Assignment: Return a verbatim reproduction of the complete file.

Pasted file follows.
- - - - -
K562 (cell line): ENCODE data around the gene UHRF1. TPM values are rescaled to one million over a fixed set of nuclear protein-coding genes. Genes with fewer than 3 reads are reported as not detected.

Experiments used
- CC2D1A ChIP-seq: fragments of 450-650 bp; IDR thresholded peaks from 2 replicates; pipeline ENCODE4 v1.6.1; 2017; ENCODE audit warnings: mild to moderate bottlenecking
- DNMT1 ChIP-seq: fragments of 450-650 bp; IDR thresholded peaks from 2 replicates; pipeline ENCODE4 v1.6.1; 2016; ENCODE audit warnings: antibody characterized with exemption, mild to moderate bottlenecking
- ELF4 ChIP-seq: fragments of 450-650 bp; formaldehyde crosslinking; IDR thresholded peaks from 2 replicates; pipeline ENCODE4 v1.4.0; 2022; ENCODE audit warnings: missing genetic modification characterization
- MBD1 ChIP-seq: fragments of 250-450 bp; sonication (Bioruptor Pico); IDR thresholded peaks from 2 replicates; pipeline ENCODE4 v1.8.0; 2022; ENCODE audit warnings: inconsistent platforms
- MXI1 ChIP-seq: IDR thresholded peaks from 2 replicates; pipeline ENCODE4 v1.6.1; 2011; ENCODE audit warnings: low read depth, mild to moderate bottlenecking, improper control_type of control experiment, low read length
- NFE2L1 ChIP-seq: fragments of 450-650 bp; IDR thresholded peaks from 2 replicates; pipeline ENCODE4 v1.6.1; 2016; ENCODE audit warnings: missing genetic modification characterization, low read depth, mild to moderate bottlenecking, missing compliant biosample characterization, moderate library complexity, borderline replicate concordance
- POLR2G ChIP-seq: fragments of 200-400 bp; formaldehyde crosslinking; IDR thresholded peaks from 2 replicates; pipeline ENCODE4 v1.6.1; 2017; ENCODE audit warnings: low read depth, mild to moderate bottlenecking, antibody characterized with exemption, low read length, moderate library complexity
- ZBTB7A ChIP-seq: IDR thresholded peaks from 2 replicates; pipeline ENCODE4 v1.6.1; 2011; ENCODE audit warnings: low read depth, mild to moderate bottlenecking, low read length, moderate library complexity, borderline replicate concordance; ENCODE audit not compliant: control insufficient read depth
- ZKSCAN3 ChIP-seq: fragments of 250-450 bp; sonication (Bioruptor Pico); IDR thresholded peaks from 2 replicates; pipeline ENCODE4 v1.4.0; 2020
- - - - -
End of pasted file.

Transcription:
K562 (cell line): ENCODE data around the gene UHRF1. TPM values are rescaled to one million over a fixed set of nuclear protein-coding genes. Genes with fewer than 3 reads are reported as not detected.

Experiments used
- CC2D1A ChIP-seq: fragments of 450-650 bp; IDR thresholded peaks from 2 replicates; pipeline ENCODE4 v1.6.1; 2017; ENCODE audit warnings: mild to moderate bottlenecking
- DNMT1 ChIP-seq: fragments of 450-650 bp; IDR thresholded peaks from 2 replicates; pipeline ENCODE4 v1.6.1; 2016; ENCODE audit warnings: antibody characterized with exemption, mild to moderate bottlenecking
- ELF4 ChIP-seq: fragments of 450-650 bp; formaldehyde crosslinking; IDR thresholded peaks from 2 replicates; pipeline ENCODE4 v1.4.0; 2022; ENCODE audit warnings: missing genetic modification characterization
- MBD1 ChIP-seq: fragments of 250-450 bp; sonication (Bioruptor Pico); IDR thresholded peaks from 2 replicates; pipeline ENCODE4 v1.8.0; 2022; ENCODE audit warnings: inconsistent platforms
- MXI1 ChIP-seq: IDR thresholded peaks from 2 replicates; pipeline ENCODE4 v1.6.1; 2011; ENCODE audit warnings: low read depth, mild to moderate bottlenecking, improper control_type of control experiment, low read length
- NFE2L1 ChIP-seq: fragments of 450-650 bp; IDR thresholded peaks from 2 replicates; pipeline ENCODE4 v1.6.1; 2016; ENCODE audit warnings: missing genetic modification characterization, low read depth, mild to moderate bottlenecking, missing compliant biosample characterization, moderate library complexity, borderline replicate concordance
- POLR2G ChIP-seq: fragments of 200-400 bp; formaldehyde crosslinking; IDR thresholded peaks from 2 replicates; pipeline ENCODE4 v1.6.1; 2017; ENCODE audit warnings: low read depth, mild to moderate bottlenecking, antibody characterized with exemption, low read length, moderate library complexity
- ZBTB7A ChIP-seq: IDR thresholded peaks from 2 replicates; pipeline ENCODE4 v1.6.1; 2011; ENCODE audit warnings: low read depth, mild to moderate bottlenecking, low read length, moderate library complexity, borderline replicate concordance; ENCODE audit not compliant: control insufficient read depth
- ZKSCAN3 ChIP-seq: fragments of 250-450 bp; sonication (Bioruptor Pico); IDR thresholded peaks from 2 replicates; pipeline ENCODE4 v1.4.0; 2020